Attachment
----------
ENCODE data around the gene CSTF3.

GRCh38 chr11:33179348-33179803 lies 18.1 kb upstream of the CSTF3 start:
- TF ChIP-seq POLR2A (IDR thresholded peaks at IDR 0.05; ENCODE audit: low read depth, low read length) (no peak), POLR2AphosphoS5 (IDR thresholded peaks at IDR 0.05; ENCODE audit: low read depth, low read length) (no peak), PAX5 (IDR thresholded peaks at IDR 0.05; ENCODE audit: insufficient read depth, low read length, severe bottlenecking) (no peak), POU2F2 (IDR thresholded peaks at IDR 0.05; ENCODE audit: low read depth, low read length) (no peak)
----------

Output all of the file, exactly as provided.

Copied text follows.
ENCODE data around the gene CSTF3.

GRCh38 chr11:33179348-33179803 lies 18.1 kb upstream of the CSTF3 start:
- TF ChIP-seq POLR2A (IDR thresholded peaks at IDR 0.05; ENCODE audit: low read depth, low read length) (no peak), POLR2AphosphoS5 (IDR thresholded peaks at IDR 0.05; ENCODE audit: low read depth, low read length) (no peak), PAX5 (IDR thresholded peaks at IDR 0.05; ENCODE audit: insufficient read depth, low read length, severe bottlenecking) (no peak), POU2F2 (IDR thresholded peaks at IDR 0.05; ENCODE audit: low read depth, low read length) (no peak)